Ed Boyajian, President and Chief Executive Officer of EnterpriseDB, spent a few moments discussing the company's Postgres Plus® Advanced Server version 9.2. Although I believe that a product discussion was the primary reason for the call, we hardly touched on the new features the product offers. Instead, our time was spent examining what reasons could be behind enterprise's continued use of Oracle Database even though a highly compatible, extensible, scalable database product is available
Each and every time Oracle makes a move the increases the price of its database, changes the terms and conditions under which its products can be used or announces that a platform, such as Intel's Itanium, will no longer be supported, EnterpriseDB steps up to explain that PostgreSQL combined with EnterpriseDB's enhancements is up to the task of supporting enterprise-level workloads at a much lower overall cost.
As would be expected, other database suppliers, such as IBM, have
also taken up the anti-Oracle song. IBM would make the case that the
combination of its DB2, its wealth of system platforms and its extensive
consulting services would also make a better choice for enterprises.
Even though the court has forced Oracle to continue to support Oracle Database on HP's Itanium-based systems for a time, EnterpriseDB would point out that it is hard to believe that this support will be enthusiastic, timely or comprehensive.
Bayajin pointed out that organizations have only a few options when a database supplier, such as Oracle, tries to change the rules of the game. The available options are:
- Stay the course — continue using installed systems and software until they no longer can be made to function. The decision on where to go next can be delayed while market dynamics play out.
- Swap out the database and keep the same systems and software — suppliers such as EnterpriseDB and IBM both claim highly compatible products. Both companies also are offering both services and tools to help enterprises replace Oracle Database with their products.
- Swap out the hardware and keep the same database — Boyajian pointed out that Oracle's moves were designed to move HP Itanium users over to Oracle's Sun servers. He commented that if an enterprise was considering a platform change, considering servers from Dell, IBM or other servers from HP might be a better choice.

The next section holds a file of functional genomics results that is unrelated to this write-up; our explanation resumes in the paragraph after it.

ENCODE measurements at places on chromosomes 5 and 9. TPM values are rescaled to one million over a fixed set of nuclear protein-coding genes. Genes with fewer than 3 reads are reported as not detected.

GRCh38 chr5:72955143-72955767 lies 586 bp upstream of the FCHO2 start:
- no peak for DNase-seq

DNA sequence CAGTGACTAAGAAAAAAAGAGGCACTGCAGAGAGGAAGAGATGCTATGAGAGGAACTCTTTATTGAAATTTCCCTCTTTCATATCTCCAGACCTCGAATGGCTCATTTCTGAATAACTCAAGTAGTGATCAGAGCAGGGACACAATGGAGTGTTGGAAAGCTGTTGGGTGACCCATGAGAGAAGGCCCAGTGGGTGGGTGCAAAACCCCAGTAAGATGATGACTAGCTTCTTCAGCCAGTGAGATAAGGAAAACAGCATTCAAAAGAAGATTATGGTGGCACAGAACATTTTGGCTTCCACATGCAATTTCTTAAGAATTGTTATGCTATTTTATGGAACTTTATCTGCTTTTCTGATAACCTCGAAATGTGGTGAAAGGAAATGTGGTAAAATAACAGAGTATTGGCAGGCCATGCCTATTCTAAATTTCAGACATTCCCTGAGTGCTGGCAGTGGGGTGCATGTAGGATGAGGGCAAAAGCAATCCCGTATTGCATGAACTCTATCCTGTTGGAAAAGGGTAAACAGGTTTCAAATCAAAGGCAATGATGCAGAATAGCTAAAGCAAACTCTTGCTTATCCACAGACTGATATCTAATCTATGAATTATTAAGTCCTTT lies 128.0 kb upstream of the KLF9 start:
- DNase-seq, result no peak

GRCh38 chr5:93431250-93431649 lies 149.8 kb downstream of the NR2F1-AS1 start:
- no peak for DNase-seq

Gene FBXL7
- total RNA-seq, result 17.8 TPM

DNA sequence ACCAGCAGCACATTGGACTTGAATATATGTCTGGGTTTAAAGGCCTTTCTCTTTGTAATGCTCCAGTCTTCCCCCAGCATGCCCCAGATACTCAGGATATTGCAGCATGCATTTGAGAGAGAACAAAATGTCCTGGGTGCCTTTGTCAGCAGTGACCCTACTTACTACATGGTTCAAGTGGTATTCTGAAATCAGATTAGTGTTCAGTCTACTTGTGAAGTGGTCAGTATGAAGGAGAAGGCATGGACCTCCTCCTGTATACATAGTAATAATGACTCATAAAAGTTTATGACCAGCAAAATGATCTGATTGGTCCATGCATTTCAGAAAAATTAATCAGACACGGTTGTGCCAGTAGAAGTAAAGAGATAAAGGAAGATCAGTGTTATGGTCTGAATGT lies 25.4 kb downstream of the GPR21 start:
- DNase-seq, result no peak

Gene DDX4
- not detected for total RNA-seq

What's holding enterprises back?
Boyajian pointed out that a number of factors are holding organizations back and EnterpriseDB has been working hard to address all of these issues.
- Moving from one database to another or from one platform to another can be a time-consuming, complex and costly endeavor — highly compatible products can reduce both the time and the costs of a move. Boyajian pointed out that Postgres Plus is highly compatible and is available on Windows 32, Windows 64, Linux 32, Linux 64, Sun Solaris, and HP HP-UX on Itanium-based systems.
- Concerns about performance, security, or scalability can make a move seem unattractive — EnterpriseDB has done a quite a bit of work to address each of those issues and the company believes that its Postgres Plus is equipped to handle nearly every enterprise workload
Although my conversation with EnterpriseDB's Boyajian was very interesting, it is still clear that every company's environment is a bit different than all others. So, as I've commented before, there is no single cut and dried solution.
EnterpriseDB has chipped away at all of the potential objections to their product and now offer products that can handle nearly every enterprise workload. Boyajian would point to the increasing number of Global 1000 customers and a string of successes to prove the point.
Oracle customers who are feeling unsure of the company's intentions or strategy would be wise to speak with other suppliers, such as EnterpriseDB, to learn what option would be best for them.